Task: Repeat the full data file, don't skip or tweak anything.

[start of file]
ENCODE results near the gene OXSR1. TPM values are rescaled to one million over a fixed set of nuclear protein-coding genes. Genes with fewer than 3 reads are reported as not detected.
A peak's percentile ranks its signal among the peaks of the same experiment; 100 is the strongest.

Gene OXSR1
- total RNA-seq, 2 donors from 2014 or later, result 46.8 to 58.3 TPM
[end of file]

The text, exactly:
ENCODE results near the gene OXSR1. TPM values are rescaled to one million over a fixed set of nuclear protein-coding genes. Genes with fewer than 3 reads are reported as not detected.
A peak's percentile ranks its signal among the peaks of the same experiment; 100 is the strongest.

Gene OXSR1
- total RNA-seq, 2 donors from 2014 or later, result 46.8 to 58.3 TPM